This is an irritatingly difficult challenge. Since I began blogging, I’ve asserted that you can’t write about yourself with complete accuracy, no matter how hard you try. When we tell our own life stories, we portray ourselves as we imagine we are and have been, and it’s inevitably subject to all our biases, the self-protective and the self-destructive ones. No one is merciless and/or fearless enough to do it. That’s why I’ve always said I’m writing here about a character based on me. To be COMPLETELY honest will bore any audience. The thing to strive for is truth, not the whole truth, but the parts that will make a good story. We all know that much of life is spent doing housework, waiting in lines and picking up poop. It’s not interesting enough for others to read about. I do have enormous admiration for anyone willing to try this hard to “tell-all” about themselves.
My fellow blogger Jennie Ketcham is a woman I’ve never met in person. Like others on my Blogroll, and many of you who read and comment regularly, I have respect for the important relationship we do share. We enjoy each other’s work, and we write messages of encouragement to each other. I’m game for that kind of friendship as long as she is, and that goes for the rest of you too. I learn something from every comment, positive or negative, and I appreciate them all.
Jennie set for herself the daunting goal of writing the story of her former career as a porn star, why she began and why she left. She says she wrote it to help herself, and to help others, and I believe that’s true. Of course there’s also another dynamic in play outside of Jennie’s healing process. She gained an audience (as herself) by appearing on reality-TV shows about recovery. Those shows are over, and will be forgotten soon. If there’s money to be made from a book (and maybe movie) about her redemption, it has to be now while those audiences still remember.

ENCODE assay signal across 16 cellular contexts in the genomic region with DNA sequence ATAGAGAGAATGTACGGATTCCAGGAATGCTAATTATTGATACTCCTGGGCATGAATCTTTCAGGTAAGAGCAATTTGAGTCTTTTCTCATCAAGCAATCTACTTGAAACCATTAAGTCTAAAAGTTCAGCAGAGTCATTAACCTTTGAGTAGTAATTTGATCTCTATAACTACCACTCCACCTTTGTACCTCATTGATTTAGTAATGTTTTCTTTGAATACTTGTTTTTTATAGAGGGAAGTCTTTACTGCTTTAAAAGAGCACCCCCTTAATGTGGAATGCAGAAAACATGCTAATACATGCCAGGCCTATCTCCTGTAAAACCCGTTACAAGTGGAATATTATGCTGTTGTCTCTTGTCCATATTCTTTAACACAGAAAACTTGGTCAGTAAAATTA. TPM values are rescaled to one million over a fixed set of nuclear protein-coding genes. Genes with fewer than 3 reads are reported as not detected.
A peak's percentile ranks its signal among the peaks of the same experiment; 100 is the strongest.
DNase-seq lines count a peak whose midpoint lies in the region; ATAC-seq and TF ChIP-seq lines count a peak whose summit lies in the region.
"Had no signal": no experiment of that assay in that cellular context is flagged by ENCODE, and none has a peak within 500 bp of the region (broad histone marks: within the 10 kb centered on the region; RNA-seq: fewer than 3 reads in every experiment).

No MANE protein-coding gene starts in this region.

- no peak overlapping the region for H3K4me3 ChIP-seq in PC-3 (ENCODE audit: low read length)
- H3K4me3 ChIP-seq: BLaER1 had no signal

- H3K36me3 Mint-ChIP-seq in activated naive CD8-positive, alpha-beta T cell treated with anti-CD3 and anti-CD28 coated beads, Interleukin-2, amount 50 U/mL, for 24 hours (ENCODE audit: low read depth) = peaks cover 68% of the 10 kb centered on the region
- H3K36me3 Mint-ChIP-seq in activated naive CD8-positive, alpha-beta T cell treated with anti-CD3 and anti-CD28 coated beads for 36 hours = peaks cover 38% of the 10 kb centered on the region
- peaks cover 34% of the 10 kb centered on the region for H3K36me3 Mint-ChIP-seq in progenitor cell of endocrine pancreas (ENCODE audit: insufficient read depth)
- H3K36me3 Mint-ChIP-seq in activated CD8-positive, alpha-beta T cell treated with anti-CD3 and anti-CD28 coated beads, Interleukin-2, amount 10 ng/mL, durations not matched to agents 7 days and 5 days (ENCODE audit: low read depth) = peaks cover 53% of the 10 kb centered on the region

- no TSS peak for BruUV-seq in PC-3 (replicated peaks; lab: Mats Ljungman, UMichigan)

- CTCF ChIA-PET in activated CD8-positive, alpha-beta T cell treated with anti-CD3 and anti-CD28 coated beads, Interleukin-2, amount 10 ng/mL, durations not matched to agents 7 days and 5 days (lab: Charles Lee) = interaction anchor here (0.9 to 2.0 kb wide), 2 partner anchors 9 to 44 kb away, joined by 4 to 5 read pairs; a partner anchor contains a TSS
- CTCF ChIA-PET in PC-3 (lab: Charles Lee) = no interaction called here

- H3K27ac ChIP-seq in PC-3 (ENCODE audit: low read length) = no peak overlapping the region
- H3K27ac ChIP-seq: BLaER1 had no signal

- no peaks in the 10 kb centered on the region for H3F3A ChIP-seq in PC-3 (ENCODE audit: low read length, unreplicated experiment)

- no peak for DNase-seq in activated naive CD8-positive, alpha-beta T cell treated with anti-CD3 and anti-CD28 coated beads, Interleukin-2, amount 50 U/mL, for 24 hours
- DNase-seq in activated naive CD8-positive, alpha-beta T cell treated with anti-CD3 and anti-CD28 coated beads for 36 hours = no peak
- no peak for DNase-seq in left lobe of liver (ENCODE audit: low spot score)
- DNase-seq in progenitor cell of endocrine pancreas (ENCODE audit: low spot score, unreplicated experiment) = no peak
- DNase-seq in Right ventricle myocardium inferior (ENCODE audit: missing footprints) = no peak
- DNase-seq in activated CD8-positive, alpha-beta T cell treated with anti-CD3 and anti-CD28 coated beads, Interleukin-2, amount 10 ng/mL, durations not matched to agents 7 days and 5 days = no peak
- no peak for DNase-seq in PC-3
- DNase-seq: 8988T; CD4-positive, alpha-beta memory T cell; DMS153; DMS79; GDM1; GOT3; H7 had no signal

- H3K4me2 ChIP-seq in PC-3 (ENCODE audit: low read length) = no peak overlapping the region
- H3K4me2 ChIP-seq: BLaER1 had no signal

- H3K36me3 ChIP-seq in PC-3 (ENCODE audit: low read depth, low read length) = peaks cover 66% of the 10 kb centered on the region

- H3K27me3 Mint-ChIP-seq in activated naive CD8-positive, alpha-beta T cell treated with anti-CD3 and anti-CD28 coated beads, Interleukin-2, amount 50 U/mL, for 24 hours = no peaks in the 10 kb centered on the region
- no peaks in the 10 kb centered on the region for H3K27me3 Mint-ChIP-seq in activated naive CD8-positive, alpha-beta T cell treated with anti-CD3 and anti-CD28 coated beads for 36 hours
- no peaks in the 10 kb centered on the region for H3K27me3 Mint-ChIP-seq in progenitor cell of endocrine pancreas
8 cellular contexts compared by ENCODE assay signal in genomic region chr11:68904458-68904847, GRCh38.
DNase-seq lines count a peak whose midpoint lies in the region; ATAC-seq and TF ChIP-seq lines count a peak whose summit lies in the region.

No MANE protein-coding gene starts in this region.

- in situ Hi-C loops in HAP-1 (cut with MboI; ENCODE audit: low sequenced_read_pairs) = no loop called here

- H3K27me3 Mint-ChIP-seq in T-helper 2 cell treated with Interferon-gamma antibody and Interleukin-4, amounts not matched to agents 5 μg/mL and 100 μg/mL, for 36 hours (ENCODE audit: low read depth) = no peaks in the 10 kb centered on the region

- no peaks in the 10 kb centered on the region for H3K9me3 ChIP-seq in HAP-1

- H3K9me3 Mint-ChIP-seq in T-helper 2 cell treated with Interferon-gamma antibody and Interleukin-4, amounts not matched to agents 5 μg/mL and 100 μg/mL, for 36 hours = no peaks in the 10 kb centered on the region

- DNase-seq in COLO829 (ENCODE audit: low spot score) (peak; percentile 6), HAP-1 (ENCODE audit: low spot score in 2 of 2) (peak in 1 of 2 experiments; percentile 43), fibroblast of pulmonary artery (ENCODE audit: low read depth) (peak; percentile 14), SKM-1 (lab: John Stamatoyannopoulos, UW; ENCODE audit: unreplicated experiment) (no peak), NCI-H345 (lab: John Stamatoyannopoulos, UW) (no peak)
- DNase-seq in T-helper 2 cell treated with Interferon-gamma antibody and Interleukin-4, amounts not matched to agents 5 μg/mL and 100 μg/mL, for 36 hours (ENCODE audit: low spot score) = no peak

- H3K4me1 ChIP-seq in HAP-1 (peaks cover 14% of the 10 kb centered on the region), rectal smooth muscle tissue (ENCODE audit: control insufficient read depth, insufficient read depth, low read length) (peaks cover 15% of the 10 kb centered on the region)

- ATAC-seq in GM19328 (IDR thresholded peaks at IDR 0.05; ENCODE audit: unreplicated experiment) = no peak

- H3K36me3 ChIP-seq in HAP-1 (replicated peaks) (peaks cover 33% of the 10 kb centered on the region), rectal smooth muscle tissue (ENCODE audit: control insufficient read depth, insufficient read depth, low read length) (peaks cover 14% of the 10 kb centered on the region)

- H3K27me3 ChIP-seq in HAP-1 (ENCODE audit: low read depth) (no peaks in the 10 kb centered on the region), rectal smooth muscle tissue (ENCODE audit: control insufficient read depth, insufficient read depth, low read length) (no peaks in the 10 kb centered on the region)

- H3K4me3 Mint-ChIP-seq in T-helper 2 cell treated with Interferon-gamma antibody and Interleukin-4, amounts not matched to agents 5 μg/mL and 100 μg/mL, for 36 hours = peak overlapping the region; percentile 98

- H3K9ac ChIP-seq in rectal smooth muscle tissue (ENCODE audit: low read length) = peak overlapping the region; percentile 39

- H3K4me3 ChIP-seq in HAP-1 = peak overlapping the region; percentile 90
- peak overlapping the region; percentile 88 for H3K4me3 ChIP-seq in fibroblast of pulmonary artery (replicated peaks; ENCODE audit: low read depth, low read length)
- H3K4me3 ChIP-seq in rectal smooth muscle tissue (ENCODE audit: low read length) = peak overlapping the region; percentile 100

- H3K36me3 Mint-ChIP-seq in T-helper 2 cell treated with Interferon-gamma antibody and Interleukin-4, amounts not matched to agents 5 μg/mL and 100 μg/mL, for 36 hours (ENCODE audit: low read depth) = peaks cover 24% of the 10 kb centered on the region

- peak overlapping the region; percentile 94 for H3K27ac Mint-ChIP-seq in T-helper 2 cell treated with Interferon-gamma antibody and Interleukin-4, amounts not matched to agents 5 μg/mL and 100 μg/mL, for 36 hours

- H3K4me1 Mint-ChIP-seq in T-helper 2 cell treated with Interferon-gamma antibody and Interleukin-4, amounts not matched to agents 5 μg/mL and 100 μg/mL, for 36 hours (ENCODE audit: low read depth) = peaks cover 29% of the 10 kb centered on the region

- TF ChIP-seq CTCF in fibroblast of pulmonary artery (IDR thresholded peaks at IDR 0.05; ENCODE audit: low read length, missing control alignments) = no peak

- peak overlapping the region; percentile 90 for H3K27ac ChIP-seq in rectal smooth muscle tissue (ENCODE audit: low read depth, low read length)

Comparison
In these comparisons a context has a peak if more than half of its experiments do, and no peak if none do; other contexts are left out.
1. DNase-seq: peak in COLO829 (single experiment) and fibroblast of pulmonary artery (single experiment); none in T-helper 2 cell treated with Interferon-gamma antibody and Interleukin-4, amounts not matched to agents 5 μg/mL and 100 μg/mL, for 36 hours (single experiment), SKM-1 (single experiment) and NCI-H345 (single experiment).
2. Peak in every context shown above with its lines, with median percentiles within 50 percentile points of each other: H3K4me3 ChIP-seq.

It’s a good story, but not unusual except for the character of Jennie herself. The book works because you care about the heroine. But the story arc is fairly predictable. Girl from broken home acts out by becoming promiscuous at a young age. Girl walls herself off from pain by any means available; drugs, booze, lying and cheating. She tries to shut off negative emotions and begins losing the ability to feel in general. In that state of numbness, porn is relatively easy money, at least until those pesky addictions catch up to you. Jennie lives for eight years as Penny Flame, an alter ego invulnerable and in control, but incapable of emotional intimacy.
This memoir includes some extremely funny stories, and some weird ones, and there’s also more degradation to read about than I prefer. Jennie apparently felt an obligation to confess every interpersonal act of indiscretion or betrayal she could recall having committed. As a reader, I got a bit weary of the soap opera middle of the book, the part where she expends so much energy running away from real love. If this story does end up onscreen, I expect many of these characters will be combined or dropped. It is, however, hard not to like someone who is so sorry for having been a bad girlfriend.
As in Dickens’ or Jane Austen’s stories, Jennie’s innate good qualities ensure an uplifting conclusion, an honorable life earned through hard effort. The energy picks up at the end, when Jennie gets sober and works to make amends and re-establish relationships with her estranged family members. She also begins a normal, supportive, romantic relationship. Jennie has always referred to him as “Mr. Man” on her blog. If you buy the book, you get to find out his name.
The origin of lasting compassion, empathy and love is pain. You can’t get to that golden sunset without embracing it. And you can’t tell real from fake if you’re always trying to perceive it through drugs and alcohol. When Jennie went on the rehab show, that’s what she learned. She began her blog right after the first rehab stint, and has been working her sobriety program and building an honest life ever since. She’s also nearly completed a Bachelors in Psychology. Because she’s worked so hard to understand her own struggles, I think Jennie is gaining important insights into family dynamics, trauma, addictions and compulsive thinking. If she doesn’t decide to concentrate solely on writing, she might become a therapist. I would trust her.
Overall Verdict: Highly readable, informative, amusing and inspiring. Too explicit for children, but acceptable for teens or older. Three ½ out of Four Stars.
(I discussed the cover in a previous post, entitled “Jenniconography”.)